Interesting discussion of 18 U.S.C. § 926A ...

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Thread: Interesting discussion of 18 U.S.C. § 926A ...

  1. #1
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    Interesting discussion of 18 U.S.C. § 926A ...

    going on at:

    The Volokh Conspiracy The Limits of the Federal Law Letting You Travel With a Locked, Unloaded Gun

    ....
    the Torraco panel holds that any interference with § 926A doesn’t lead to liability for the police, because of the difficulty the police would face figuring out the law.
    ....
    So police officers seem to have nearly unlimited authority to arrest and otherwise interfere with people who are exercising their § 926A rights, with no threat of damages liability or anything else deterring such arrests or interference.
    ....
    BTW -- one of the commets, which I focussed on was:

    So, a law enforcement officer, who’s job is to know the law, can get off with an “ignorant of the law” excuse in this situation, although the public can’t. And, they can assume that the citizen is transporting illegally, with no evidence or probable cause otherwise. All while the citizen is exercising what has been decided to be a right. As a non-lawyer, that just seems like bad judging.
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    Senior Member Array Jmac00's Avatar
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    another case of the police have all the power and rights and we the citizens don't have squat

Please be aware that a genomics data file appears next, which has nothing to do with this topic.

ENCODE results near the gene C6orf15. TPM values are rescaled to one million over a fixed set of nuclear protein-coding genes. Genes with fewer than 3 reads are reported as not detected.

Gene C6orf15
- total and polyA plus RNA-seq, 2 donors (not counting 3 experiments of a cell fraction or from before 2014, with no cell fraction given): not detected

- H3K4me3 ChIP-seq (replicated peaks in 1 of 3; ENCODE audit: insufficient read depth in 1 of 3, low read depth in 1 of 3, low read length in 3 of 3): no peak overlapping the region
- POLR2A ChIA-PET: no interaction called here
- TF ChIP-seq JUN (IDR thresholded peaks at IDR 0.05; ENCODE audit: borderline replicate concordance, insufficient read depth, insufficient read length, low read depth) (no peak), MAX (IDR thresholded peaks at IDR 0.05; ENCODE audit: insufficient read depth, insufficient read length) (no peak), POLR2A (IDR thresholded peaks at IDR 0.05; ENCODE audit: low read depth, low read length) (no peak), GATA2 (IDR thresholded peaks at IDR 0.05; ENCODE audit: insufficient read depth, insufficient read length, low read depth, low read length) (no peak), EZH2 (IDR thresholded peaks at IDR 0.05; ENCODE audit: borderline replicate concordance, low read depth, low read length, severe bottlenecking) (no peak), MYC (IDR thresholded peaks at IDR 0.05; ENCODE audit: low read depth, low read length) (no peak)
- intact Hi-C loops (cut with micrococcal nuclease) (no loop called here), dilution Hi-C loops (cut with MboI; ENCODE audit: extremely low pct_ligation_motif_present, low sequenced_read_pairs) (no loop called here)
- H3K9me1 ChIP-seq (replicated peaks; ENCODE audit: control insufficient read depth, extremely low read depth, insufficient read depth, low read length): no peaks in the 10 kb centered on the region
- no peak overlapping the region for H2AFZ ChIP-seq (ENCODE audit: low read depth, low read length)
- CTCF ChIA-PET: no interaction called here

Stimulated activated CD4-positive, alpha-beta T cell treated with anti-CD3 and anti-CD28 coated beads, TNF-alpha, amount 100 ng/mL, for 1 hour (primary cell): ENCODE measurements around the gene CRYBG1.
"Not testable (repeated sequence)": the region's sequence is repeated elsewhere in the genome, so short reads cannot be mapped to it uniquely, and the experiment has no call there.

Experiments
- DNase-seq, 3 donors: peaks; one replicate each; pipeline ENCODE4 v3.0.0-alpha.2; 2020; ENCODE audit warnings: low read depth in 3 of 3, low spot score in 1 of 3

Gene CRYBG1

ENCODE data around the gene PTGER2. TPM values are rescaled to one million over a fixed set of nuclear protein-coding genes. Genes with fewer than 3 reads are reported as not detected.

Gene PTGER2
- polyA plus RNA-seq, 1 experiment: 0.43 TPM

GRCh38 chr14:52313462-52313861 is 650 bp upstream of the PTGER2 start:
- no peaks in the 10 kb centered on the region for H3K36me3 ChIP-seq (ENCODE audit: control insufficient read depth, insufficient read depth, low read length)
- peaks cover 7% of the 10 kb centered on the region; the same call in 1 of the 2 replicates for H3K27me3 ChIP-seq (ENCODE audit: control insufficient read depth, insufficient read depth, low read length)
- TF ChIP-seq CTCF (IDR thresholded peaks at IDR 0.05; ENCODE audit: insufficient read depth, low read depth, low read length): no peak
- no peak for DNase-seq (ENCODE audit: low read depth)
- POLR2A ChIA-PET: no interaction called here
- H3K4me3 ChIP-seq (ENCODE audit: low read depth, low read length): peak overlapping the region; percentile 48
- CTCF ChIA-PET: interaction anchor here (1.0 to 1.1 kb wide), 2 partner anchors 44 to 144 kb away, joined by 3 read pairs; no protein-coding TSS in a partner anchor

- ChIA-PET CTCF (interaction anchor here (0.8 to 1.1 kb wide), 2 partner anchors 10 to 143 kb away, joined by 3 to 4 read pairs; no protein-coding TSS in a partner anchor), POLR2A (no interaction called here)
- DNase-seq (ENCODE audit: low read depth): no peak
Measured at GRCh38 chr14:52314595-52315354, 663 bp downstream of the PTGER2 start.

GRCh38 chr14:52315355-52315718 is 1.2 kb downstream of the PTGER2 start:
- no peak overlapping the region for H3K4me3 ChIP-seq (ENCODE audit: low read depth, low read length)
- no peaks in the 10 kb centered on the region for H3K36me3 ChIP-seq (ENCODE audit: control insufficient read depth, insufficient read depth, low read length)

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    Member Array gilliland87's Avatar
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    unforunantly

    It seems to me in this instance that it will take a test case to push this up through the rank and file of the courts to set the case law straight. IANAL but that is my gut feeling.

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    This is why I'm working on getting a booklet (or several) of all applicable state and federal statutes to keep in my vehicle at all times. I'm also working on memorizing important parts of the Oklahoma Self-Defense Act.
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    WARNING: This post may contain material offensive to those who lack wit, humor, common sense and/or supporting factual or anecdotal evidence. All statements and assertions contained herein may be subject to literary devices not limited to: irony, metaphor, allusion and dripping sarcasm.

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    VIP Member Array Janq's Avatar
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    Sadly, that final analysis is correct.

    And yes police are personally protected for same as related to error when the job.
    The argument being that if not then they would simply choose to not do the job/any of the job for fear of reprisal/prosecution (accountability). I have been told this direct to my face as by police during two different Citizen Police Academy courses from two different agencys.